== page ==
* * *
    My late in life husband bought me a bread machine to bake bread. I loved it and used it several times weekly as my schedule would permit. I was working at the time, so I didn't mind the outlay of money for ingredients/supplies to make/bake the bread. I don't recall that it was exactly any type of 'money saving' deal, but the bread just tasted sooooo gooood. Too good as in fact, we both ate way too much compared to what we would have eaten of the 'store bought' bread.
    * * *
    Oh, we are now blessed here in Wisconsin with the extremely cold air right now. I still have that bread machine and your post here gives me that tingling feeling of how good some of that bread would be, warm and slathered with lil butter that would melt right away on it. AHHHHHHHHH.
    * * *
    Thanks for sharing another lovely posting. Blessings to you and yours. I'm your friend @grammakaye on twitter.

    ReplyDelete
    Replies
    1. Mmmm. And now your so wonderful description has given me a hankering! Where's my bread machine!

      Delete
  4. I remember those little grocery stores, you knew all the cashiers and the store manager... today your rarely get to know anyone, everything is sooo big.:)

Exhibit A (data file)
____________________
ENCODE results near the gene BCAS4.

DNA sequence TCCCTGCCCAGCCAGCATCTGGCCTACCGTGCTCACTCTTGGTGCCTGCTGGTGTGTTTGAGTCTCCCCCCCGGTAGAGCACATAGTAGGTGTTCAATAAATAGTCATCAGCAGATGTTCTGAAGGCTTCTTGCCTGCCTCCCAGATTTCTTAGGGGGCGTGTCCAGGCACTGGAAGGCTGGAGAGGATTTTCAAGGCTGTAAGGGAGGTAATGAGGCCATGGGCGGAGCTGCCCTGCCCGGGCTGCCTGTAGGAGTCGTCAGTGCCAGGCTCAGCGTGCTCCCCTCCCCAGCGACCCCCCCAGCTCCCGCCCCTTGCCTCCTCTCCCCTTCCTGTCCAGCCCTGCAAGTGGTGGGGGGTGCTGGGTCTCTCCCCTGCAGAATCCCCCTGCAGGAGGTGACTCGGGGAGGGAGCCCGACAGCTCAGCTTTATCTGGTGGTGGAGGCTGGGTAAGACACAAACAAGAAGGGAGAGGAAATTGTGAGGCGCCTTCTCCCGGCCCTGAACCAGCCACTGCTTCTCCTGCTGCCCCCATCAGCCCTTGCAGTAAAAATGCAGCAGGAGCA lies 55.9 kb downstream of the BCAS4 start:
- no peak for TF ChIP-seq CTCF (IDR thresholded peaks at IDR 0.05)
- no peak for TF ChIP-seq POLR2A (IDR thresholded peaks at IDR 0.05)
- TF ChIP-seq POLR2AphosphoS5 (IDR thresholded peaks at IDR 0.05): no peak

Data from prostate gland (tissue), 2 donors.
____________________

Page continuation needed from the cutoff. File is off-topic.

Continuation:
ReplyDelete
    Replies
    1. I know. It was wonderful! Going through the check out and having the clerk carry on a conversation with you and/or your parents because she knows the whole family. Sigh.

      Delete
  5. When I was old enough to notice the price of things, bread here in South Australia was one shilling per loaf. It was unsliced and unwrapped and the storekeeper would wrap it in a sheet of tissue paper to be carried home. A few years later the bread came wrapped in waxed paper and it was two shillings for a sliced loaf and one shilling and sixpence for the unsliced one. We always got the unsliced one.
    I've tried to make my own bread, but I'm just hopeless at it.

    ReplyDelete
    Replies
    1. Oh, I would love that! Fresh bread wrapped in tissue! It's odd. The only two things I can make are bread. And pie. Everything else, watch out!!! :-)

      Delete
    2. This comment has been removed by the author.

      Delete
    3. And I can usually make trouble, too . . .

      Delete
    4. Which talent you passed on to your children and grandchildren...

      Delete
  6. I can't recall the price of bread beyond last week, which is probably a good thing because I sense that it's getting more and more expensive based on that memory alone ... but you took me back to the little family-owned grocery where my parents did their weekly grocery shopping - three aisles, the meat man with the missing two fingers (!) and his roll of butcher paper to one side, and string, to tie up the package, hanging from above ... we knew where everything was in that store, and the owner & sons were so nice ... thank you for that trip back in time!

    ReplyDelete
    Replies
    1. Jenny, that is my goal and purpose - to encourage people to remember sweet times from their own childhood. Thank you! You've made my day!!!

      Delete